The Lair of Zarbi Supremo

Goofs: The Doctor is surprised to hear a voice on an alien world speaking English, which is... interesting, since the TARDIS must have translated for his companions, if not him, on his previous visit to Vortis. And all the other planets he's visited prior to this story.

Despite various references to The Web Planet, the Doctor reflects that he saw little of the Zarbi on his last visit but heard plenty about them, which flatly contradicts that story. Menoptra is spelt Menoptera.

Continuity: There is a reference to the Marie Celeste.

This story takes place after The Web Planet (the Doctor recalls the need for the Atmospheric Density Jackets, one of which he again dons here, Vortis has several moons, and the Menoptera have legends of the Doctor and the TARDIS). The Zarbi Supremo (a name coined by the Doctor) is three times the size of a normal Zarbi. It has organized the building of giant engines to pilot Zarbi through space and plans to invade Earth. It wants the Menoptera to act as ambassadors to Earth to trick humanity into believing that its intentions are peaceful, until it is in a position to take over. It communicates by telepathy and uses collars to hypnotize human and Menoptera slaves [a very similar method used by the Animus - did the Animus have something to do with its creation?]. It has directed the construction of a large fleet of Zarbi spacecraft. The Menoptera have built robot Zarbi suits that they can climb inside and operate, to move unnoticed amongst the Zarbi. Zarbi larvae are produced by large Queens and fed and housed in nurseries. When the Doctor releases the captured humans from the Zarbi Supremo's control, they shoot it to death. They intend to take over Vortis and make use of the Zarbi Supremo's inventions; amusingly, the Menoptera hurriedly fly the Doctor back to his ship before they actually deal with the humans, which is left unseen at the end of the story!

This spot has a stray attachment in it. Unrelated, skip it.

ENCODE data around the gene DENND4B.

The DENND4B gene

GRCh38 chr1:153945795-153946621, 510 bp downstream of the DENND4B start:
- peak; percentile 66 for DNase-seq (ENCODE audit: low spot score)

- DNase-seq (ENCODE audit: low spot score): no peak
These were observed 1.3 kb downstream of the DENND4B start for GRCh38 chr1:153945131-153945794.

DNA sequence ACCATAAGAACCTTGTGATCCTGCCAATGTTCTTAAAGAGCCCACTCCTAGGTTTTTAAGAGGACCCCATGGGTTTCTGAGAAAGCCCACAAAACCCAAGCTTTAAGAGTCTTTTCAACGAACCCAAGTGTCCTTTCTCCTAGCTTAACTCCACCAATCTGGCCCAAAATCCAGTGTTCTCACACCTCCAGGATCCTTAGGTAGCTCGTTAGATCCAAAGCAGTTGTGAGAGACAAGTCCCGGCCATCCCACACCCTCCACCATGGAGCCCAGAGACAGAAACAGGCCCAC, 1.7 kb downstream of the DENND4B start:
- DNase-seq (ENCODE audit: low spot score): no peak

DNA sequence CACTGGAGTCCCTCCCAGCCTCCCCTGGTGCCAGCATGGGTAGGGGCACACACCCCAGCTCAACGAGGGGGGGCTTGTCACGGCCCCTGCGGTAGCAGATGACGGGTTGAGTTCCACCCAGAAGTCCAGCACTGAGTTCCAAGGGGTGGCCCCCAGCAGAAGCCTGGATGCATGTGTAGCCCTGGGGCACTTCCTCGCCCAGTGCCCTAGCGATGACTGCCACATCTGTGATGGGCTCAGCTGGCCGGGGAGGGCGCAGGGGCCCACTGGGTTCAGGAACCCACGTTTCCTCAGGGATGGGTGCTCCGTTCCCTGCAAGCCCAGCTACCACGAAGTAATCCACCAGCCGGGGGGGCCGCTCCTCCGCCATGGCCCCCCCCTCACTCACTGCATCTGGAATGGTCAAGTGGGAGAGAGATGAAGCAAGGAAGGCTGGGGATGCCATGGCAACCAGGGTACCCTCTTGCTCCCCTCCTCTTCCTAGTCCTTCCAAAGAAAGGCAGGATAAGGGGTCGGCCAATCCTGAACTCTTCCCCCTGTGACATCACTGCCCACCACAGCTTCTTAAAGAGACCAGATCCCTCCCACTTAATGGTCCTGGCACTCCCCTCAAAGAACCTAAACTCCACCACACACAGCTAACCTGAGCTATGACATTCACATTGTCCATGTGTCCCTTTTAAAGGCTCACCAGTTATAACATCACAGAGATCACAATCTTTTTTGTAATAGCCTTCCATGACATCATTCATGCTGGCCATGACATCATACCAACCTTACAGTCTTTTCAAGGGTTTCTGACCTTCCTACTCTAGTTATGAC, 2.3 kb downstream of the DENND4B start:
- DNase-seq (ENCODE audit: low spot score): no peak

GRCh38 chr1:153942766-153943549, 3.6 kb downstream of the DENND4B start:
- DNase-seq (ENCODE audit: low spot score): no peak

A space-ship from twentieth century Earth has crashed on Vortis, which it discovered in Earth's Solar System whilst on a mission to the Moons of Jupiter. The purpose of the space program in question is basically to find intelligent but peaceful civilizations and nick their stuff! Vortis hasn't yet been detected from Earth.

The Doctor is referred to as Dr Who throughout, whilst the TARDIS is simply called Tardis. He keeps binoculars in Tardis and carries a walkie-talkie.

Links: This story is a sequel to The Web Planet. Planets being piloted around space is something that featured in The Dalek Invasion of Earth, which Whitaker script-edited. Despite the total lack of any television sequel, [TV]The Web Planet has spawned various sequels in other media, including the TV Comic strip On the Web Planet, the Marvel Doctor Who Year Book comic strip The Naked Flame, and Christopher Bulis' Missing Adventure novel Twilight of the Gods. Which is ironic given the decline in popularity of the story as more and more fans have had the opportunity to see it on video and DVD and realised how badly it has aged...

Location: Vortis, the Solar System, the twentieth century.

The Bottom Line: In the days before Doctor Who Weekly and its later iterations, the vast majority of Doctor Who short stories were published in various annuals and one-off publications, with World Distributors' Doctor Who Annuals appearing every year until 1985. The stories in the annuals take much the same approach as TV Comic's Doctor Who comic strip, i.e. they take what they want from the series continuity and leave the rest, often not featuring companions and making no attempt to fit in between television stories whatsoever, an approach that problem seems very unusual to anyone who has come to the series in recent years. This, the first story of the first annual, is therefore something of a rarity, acting as it does as a sequel to The Web Planet. Nothing to do with shameless cash-ins, obviously.

Anyway, with David Whitaker handling the writing chores for the first annual, this is rather good. The twentieth-century spaceships with children on board harkens back to Target Luna and its sequels and is now difficult to take seriously, but we get an unexpected twist as the humans prove to be greedy and aggressive at the end. Within moments of Dr Who finding the Zarbi Supremo, he arranges its defeat and destruction! Bizarrely, despite the total lack of companions, there's also rather a lot of continuity with The Web Planet here, which now seems rather odd in retrospect.

Discontinuity Guide by Paul Clarke

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